TV picks of the week: Inconvenient roomies

Five shows that will keep couch potatoes glued to their screens over the coming week.
Nathan Miller (Will Arnett, centre) suddenly finds his mother back in his life and home.
Nathan Miller (Will Arnett, centre) suddenly finds his mother back in his life and home.

Pick of the Week: The Millers

When parents get divorced it can be an unsettling time for children. In the case of The Millers, the kids are all grown up and their parents' divorce is a big, fat inconvenience.

Featuring a distinguished cast, including Margo Martindale (of The Americans and Justified), Beau Bridges, Will Arnett (from Arrested Development) and Jayma Mays, The Millers revolves around what happens to an already dysfunctional family when the parents divorce after 43 years and move in with their adult children.

Nathan Miller (Arnett) is a small-time TV reporter hankering to be an anchor, who only reveals his divorce to his parents, Tom (Bridges) and Carol (Martindale) when they come to stay. Long-suffering Tom sees Nathan's split with his wife as his own opportunity to cut loose from Carol and announces, "If he gets to be single, then so do I."

Carol and Tom then move in with a child each - bumbling Tom shifts in with Debbie (Mays) and controlling Carol with Nathan - and both parents quickly begin to cramp their children's style: "I didn't get a divorce from one controlling woman just to turn around and become roomies again with the original puppet master," says Nathan.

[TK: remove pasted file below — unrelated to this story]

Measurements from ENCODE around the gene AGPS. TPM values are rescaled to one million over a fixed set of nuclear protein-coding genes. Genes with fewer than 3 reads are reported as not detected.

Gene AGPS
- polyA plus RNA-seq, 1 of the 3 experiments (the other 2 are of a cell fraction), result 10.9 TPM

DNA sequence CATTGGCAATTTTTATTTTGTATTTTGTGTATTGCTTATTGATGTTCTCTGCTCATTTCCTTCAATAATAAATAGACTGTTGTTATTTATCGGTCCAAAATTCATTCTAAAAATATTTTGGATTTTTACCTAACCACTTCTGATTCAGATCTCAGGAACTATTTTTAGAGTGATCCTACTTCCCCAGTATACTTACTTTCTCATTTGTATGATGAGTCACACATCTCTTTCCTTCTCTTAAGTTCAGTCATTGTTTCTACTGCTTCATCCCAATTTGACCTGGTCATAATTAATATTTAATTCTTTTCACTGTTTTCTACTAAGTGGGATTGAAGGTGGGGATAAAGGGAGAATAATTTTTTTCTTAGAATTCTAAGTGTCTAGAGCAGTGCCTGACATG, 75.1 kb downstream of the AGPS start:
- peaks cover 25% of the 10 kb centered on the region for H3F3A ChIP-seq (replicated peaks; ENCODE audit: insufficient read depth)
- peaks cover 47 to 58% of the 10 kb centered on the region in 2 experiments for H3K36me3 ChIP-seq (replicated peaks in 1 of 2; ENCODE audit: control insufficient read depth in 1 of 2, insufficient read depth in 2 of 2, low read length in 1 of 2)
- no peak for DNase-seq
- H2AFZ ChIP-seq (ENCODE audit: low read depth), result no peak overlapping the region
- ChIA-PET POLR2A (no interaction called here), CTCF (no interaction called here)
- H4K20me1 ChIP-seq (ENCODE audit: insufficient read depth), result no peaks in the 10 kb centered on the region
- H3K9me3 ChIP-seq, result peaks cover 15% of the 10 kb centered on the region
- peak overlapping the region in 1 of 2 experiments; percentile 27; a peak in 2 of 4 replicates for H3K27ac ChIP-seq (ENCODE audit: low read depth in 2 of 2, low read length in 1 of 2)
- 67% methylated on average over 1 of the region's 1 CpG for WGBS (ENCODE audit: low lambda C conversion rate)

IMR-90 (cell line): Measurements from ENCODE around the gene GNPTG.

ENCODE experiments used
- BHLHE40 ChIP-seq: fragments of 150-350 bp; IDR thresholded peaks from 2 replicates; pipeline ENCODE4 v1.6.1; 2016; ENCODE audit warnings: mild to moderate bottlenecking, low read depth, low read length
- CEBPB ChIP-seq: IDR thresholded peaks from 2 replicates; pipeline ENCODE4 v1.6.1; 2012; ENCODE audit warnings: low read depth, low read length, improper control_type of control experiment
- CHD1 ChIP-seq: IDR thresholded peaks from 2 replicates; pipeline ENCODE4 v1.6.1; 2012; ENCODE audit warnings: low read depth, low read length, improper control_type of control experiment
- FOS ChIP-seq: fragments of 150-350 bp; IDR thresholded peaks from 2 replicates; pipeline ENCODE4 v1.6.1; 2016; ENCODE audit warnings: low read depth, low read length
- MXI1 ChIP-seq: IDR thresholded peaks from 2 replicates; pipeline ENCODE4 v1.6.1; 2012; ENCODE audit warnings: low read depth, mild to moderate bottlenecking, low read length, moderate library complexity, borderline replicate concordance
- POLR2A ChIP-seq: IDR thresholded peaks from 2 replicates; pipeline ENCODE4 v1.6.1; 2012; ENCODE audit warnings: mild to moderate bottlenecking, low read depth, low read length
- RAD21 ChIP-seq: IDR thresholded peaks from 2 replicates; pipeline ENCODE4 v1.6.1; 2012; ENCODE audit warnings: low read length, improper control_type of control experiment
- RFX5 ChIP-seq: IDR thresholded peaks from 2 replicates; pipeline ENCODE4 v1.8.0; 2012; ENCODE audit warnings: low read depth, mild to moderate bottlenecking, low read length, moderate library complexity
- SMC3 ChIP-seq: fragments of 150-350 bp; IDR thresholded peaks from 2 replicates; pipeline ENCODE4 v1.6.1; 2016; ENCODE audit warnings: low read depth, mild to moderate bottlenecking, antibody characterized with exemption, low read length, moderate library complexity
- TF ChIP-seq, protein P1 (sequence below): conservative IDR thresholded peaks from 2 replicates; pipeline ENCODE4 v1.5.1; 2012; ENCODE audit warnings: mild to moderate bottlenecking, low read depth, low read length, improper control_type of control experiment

Martindale has played some formidable maternal figures in recent times - her hillbilly gangster matron Mags Bennett in Justified especially.

Being a sitcom, her Carol might not be quite as formidable, but she does like to be in control.

"When she's trying to tell people what to do, she's really in her own mind, as I am in mine, only trying to make you a better person. So that's kind of fun to try to find the good side in that, instead of looking at it as a criticism."

The Millers, with its traditional multi-camera format and live audience, has been a welcome challenge for the 62-year-old, who describes her first few weeks on set as "terrifying". "You're out there in front of an audience, you know, you're on a tightrope without a net."

Martindale's work over the past few years - she is in Masters of Sex on SoHo, as is Bridges - has nudged her further under the spotlight and she's enjoying the recognition. "People used to stop me and say, 'Don't you work at the post office?' 'No, but I've played that person,' and then I say, 'I'm actually an actress.' They go, 'Oh no, that's not it. You couldn't be an actress."'

The Millers is the latest show from Greg Garcia, the creator of My Name is Earl and Raising Hope, and it's likely to appeal to fans of those.

Its first season started in the US last month, to wide-ranging reviews. Said the San Francisco Chronicle: "The show has its moments, but almost all of them belong to Martindale."

When: Sunday 9.35pm
Where: Prime
What: All in the (split) family

Comedy pick: Whites

Brit comedian Alan Davies is returning to small-screen drama this week with a new show set in the kitchen of a British country house hotel, which neatly skewers the world of professional kitchens we've come to know so well through reality TV.